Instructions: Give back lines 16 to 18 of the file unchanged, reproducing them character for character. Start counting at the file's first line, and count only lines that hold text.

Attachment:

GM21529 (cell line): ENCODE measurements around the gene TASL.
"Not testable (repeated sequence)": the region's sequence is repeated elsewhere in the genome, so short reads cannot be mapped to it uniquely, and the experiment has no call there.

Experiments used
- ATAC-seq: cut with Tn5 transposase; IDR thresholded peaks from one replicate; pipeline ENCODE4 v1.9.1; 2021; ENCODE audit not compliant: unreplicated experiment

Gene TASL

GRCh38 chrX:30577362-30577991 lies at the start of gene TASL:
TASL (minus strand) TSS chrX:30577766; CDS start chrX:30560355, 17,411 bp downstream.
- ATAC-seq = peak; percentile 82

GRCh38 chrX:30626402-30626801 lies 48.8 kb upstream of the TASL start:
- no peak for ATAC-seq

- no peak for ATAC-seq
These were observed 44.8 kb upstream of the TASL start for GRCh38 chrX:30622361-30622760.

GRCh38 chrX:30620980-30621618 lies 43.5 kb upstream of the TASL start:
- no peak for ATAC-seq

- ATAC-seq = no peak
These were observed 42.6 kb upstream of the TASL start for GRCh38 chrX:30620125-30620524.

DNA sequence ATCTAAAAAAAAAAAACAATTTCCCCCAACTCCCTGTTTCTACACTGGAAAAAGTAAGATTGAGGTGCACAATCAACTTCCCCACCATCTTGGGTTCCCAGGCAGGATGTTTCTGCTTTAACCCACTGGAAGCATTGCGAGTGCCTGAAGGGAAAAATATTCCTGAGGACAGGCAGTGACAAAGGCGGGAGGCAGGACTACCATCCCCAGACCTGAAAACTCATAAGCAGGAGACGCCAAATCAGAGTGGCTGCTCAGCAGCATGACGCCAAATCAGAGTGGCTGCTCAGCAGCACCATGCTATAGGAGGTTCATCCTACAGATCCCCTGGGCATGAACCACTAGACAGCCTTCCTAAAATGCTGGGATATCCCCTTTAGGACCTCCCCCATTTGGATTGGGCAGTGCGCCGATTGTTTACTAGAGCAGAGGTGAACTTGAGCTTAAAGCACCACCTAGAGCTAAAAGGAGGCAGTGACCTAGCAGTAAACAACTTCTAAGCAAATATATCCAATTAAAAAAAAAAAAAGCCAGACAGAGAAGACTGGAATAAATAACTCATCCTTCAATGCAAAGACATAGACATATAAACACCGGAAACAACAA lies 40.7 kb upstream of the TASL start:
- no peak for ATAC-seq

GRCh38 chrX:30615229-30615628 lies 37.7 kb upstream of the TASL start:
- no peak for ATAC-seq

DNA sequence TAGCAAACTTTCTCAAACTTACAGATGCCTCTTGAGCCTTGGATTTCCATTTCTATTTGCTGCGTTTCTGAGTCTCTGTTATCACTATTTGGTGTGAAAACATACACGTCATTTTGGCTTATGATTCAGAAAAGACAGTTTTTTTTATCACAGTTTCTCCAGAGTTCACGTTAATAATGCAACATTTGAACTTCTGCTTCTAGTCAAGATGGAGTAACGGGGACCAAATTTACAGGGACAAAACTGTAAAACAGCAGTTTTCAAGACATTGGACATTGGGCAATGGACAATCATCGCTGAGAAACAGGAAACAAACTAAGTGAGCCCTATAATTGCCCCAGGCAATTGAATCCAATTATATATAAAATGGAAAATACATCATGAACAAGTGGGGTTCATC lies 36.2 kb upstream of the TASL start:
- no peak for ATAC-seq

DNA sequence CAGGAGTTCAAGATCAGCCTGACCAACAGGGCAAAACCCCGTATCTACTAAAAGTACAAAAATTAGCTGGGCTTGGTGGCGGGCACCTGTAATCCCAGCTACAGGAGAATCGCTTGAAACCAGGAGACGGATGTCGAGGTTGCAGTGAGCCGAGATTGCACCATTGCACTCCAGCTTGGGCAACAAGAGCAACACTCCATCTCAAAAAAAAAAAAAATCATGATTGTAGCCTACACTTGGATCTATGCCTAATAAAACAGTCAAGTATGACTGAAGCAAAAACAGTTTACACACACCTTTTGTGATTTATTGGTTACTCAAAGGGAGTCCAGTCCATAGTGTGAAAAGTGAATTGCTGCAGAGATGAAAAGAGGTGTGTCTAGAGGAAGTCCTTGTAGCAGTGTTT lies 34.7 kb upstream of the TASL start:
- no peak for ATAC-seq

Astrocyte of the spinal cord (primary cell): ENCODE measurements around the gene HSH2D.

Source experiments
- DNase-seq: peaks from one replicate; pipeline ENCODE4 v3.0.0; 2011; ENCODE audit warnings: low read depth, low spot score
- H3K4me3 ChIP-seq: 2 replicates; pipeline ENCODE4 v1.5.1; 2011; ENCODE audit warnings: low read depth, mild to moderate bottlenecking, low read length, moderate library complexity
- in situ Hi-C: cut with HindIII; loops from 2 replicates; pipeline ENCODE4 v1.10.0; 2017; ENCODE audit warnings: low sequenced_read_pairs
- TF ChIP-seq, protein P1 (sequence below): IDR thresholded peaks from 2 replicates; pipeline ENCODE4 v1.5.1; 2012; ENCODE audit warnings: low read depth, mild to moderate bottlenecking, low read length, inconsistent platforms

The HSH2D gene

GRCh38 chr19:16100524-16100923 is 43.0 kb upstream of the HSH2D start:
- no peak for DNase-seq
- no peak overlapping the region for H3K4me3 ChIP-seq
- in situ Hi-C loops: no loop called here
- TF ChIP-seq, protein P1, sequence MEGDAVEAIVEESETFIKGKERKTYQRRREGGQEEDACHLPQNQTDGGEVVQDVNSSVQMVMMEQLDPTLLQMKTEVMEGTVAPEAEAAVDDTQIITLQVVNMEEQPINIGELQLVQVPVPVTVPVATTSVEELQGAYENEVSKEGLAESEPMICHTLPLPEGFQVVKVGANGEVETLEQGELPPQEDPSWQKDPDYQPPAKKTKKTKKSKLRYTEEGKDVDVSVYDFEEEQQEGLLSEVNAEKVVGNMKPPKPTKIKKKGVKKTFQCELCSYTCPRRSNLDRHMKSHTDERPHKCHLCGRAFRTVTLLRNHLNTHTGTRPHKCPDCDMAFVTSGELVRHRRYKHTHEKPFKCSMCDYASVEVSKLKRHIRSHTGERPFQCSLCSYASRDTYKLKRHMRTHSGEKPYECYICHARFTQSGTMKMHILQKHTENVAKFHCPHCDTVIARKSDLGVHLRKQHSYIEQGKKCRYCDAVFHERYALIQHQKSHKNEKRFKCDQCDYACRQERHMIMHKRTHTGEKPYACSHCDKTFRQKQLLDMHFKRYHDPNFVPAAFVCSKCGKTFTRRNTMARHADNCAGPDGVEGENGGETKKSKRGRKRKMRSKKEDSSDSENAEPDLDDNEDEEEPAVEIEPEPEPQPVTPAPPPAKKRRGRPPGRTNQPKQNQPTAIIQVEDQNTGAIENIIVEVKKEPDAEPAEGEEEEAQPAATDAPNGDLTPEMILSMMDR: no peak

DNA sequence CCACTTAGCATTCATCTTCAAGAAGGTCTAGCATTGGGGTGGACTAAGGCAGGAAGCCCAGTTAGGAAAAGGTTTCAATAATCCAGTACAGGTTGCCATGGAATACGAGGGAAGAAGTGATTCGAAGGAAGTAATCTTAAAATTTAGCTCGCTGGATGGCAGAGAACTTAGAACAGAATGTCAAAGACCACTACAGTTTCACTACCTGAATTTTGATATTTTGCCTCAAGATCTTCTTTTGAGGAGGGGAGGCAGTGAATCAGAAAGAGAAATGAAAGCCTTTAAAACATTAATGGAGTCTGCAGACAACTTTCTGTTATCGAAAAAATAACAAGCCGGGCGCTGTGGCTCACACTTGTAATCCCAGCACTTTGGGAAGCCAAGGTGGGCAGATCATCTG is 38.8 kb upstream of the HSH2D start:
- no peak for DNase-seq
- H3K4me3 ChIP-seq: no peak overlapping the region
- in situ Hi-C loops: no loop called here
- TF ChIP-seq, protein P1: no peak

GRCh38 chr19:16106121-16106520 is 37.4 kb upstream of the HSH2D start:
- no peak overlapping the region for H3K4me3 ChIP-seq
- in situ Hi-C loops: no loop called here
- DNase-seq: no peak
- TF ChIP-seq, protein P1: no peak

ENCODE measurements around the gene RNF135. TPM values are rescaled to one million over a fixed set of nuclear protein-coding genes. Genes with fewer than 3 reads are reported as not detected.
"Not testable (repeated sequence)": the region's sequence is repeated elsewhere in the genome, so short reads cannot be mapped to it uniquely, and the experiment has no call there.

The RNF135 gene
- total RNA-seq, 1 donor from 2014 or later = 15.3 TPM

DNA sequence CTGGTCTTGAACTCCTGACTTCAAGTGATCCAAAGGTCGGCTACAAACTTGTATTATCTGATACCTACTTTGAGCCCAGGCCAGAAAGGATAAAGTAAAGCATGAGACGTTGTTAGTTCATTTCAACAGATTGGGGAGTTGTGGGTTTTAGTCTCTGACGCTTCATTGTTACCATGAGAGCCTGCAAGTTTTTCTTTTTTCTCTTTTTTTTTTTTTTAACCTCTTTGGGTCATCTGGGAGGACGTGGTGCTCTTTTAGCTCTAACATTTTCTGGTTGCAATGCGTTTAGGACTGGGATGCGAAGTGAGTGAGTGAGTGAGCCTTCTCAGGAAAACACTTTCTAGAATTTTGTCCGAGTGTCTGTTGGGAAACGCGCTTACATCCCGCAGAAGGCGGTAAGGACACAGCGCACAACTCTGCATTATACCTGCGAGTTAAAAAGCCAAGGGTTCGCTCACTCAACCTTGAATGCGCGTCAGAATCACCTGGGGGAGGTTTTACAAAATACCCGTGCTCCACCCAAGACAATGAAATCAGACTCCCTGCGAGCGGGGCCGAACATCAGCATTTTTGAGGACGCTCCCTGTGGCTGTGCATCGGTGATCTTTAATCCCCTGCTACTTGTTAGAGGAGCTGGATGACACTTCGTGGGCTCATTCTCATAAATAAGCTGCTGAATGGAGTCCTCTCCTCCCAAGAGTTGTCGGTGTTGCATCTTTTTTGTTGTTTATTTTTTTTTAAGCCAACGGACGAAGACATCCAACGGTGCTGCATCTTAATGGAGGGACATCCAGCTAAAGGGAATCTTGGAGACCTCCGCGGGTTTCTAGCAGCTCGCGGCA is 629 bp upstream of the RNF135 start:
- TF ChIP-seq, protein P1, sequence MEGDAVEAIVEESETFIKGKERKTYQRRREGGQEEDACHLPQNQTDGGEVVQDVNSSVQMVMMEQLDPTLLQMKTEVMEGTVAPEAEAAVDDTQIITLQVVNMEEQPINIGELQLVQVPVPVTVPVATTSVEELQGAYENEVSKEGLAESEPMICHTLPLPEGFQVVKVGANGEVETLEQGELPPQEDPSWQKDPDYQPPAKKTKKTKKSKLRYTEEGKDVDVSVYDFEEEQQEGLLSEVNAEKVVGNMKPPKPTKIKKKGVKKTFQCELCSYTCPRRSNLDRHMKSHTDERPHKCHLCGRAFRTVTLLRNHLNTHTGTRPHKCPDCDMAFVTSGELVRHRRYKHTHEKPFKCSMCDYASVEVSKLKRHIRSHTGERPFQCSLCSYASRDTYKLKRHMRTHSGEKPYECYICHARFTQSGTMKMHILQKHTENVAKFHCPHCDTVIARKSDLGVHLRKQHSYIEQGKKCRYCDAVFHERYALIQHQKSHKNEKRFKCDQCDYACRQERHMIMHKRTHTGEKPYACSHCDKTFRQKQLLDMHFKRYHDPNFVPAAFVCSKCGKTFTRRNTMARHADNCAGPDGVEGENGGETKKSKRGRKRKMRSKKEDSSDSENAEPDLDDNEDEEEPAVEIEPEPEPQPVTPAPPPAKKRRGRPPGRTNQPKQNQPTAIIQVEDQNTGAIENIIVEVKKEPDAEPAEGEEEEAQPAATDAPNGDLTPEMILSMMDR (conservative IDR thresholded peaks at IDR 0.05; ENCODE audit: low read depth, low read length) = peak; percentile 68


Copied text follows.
These were observed 42.6 kb upstream of the TASL start for GRCh38 chrX:30620125-30620524.

DNA sequence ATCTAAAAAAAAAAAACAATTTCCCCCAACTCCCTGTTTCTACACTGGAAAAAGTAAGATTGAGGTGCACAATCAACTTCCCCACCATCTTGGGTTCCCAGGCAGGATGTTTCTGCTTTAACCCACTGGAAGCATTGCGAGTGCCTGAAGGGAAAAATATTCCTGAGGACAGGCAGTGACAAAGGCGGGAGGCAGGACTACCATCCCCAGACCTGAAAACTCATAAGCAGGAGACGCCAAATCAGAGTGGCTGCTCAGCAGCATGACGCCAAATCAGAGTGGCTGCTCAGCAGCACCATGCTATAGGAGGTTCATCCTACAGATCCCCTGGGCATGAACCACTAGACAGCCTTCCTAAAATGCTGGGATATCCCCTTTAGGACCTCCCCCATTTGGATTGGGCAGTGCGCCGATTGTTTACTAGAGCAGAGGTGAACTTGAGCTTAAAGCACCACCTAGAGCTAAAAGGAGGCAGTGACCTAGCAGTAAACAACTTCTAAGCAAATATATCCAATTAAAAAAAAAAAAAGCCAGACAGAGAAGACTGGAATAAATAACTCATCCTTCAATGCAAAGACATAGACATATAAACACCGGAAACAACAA lies 40.7 kb upstream of the TASL start:
- no peak for ATAC-seq